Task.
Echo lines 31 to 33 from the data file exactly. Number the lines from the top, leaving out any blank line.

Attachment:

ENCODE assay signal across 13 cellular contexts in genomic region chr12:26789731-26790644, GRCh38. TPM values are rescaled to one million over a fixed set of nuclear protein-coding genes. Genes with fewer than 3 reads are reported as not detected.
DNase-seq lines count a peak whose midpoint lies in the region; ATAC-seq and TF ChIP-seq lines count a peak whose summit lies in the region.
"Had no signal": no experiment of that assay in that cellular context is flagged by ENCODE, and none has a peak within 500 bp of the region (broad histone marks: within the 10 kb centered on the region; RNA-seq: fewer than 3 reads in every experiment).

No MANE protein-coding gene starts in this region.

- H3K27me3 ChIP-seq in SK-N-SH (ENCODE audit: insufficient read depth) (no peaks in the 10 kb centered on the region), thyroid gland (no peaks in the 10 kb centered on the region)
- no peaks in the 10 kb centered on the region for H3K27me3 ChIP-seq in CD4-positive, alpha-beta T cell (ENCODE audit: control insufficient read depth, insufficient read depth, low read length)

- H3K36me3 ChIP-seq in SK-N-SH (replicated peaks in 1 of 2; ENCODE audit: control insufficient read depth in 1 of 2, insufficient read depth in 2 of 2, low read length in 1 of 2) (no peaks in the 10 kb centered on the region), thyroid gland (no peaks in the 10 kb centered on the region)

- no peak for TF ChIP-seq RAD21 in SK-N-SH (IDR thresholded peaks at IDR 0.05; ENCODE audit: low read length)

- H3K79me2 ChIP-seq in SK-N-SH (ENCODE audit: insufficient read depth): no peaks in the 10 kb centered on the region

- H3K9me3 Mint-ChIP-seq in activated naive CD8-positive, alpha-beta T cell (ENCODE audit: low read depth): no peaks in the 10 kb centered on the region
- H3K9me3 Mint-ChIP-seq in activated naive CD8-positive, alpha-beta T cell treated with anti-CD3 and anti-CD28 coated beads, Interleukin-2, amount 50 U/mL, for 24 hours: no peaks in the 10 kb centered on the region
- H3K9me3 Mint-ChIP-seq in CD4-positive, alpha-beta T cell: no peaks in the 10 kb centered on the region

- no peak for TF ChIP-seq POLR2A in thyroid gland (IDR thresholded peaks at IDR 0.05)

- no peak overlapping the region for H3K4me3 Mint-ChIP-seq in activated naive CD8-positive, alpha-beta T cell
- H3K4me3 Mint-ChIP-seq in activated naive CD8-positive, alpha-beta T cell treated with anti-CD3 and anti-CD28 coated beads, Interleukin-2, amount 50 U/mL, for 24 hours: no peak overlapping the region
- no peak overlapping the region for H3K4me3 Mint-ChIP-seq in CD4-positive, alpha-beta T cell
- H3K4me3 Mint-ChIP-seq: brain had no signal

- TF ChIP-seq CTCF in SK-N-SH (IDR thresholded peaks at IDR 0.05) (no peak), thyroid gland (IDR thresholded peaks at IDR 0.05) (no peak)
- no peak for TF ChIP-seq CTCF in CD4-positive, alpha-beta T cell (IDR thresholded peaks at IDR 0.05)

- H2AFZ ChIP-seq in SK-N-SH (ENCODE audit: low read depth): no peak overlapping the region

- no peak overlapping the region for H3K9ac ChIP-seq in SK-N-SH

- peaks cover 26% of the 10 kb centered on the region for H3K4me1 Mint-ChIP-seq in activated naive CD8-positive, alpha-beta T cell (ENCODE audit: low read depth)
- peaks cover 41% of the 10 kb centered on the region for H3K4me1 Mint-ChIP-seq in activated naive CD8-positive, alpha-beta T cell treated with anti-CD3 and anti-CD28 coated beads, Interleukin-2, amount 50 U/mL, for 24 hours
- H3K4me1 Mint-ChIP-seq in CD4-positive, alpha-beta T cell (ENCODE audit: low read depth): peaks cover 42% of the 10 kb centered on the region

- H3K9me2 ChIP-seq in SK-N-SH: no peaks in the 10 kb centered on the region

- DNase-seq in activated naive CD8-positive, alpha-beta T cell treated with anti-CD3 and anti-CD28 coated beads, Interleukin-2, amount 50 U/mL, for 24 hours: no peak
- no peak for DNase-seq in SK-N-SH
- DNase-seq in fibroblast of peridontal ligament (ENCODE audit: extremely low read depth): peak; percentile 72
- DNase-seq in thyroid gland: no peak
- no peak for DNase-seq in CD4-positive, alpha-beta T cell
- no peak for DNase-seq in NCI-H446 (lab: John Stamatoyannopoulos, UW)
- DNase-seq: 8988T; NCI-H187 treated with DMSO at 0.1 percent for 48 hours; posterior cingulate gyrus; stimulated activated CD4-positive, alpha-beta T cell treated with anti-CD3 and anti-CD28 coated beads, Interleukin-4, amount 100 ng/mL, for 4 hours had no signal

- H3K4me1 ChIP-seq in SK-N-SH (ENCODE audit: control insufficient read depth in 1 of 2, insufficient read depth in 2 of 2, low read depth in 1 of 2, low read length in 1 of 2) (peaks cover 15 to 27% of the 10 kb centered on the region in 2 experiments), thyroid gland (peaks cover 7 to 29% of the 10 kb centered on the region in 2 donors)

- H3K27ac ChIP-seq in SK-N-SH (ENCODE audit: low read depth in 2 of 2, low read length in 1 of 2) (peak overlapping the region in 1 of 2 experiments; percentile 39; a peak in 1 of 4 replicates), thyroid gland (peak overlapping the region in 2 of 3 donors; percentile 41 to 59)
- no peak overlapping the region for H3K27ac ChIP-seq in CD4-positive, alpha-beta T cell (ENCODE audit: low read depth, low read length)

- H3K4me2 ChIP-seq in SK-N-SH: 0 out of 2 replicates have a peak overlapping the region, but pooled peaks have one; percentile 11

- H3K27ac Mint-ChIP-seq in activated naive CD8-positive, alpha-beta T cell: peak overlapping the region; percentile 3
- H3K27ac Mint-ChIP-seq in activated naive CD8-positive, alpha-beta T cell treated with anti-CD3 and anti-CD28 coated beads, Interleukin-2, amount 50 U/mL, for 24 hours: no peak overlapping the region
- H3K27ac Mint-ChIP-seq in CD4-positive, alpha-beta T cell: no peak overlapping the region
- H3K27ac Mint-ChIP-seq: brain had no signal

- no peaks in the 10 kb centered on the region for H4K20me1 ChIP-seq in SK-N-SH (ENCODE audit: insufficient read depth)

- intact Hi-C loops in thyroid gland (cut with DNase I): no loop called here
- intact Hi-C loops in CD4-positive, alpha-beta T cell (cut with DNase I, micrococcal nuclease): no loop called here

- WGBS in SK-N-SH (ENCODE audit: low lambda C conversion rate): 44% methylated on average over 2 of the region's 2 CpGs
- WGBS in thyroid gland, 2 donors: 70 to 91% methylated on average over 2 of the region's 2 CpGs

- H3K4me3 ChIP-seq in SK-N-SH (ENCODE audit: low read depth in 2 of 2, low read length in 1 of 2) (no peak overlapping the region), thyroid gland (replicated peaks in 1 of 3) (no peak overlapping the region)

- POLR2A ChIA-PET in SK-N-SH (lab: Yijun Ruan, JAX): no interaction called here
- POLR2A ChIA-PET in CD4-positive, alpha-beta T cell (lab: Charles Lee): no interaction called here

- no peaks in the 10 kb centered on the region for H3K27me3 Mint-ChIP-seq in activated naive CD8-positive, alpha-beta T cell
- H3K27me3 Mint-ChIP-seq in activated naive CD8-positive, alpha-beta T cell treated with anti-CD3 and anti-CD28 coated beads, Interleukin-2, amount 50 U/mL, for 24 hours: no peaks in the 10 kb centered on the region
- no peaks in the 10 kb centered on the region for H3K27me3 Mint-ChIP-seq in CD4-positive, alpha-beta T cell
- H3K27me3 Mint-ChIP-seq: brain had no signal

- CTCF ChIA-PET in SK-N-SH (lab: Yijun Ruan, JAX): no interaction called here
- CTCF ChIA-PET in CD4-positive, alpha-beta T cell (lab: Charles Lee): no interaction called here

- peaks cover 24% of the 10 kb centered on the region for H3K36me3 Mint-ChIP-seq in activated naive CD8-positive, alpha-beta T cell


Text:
- no peak for DNase-seq in NCI-H446 (lab: John Stamatoyannopoulos, UW)
- DNase-seq: 8988T; NCI-H187 treated with DMSO at 0.1 percent for 48 hours; posterior cingulate gyrus; stimulated activated CD4-positive, alpha-beta T cell treated with anti-CD3 and anti-CD28 coated beads, Interleukin-4, amount 100 ng/mL, for 4 hours had no signal

- H3K4me1 ChIP-seq in SK-N-SH (ENCODE audit: control insufficient read depth in 1 of 2, insufficient read depth in 2 of 2, low read depth in 1 of 2, low read length in 1 of 2) (peaks cover 15 to 27% of the 10 kb centered on the region in 2 experiments), thyroid gland (peaks cover 7 to 29% of the 10 kb centered on the region in 2 donors)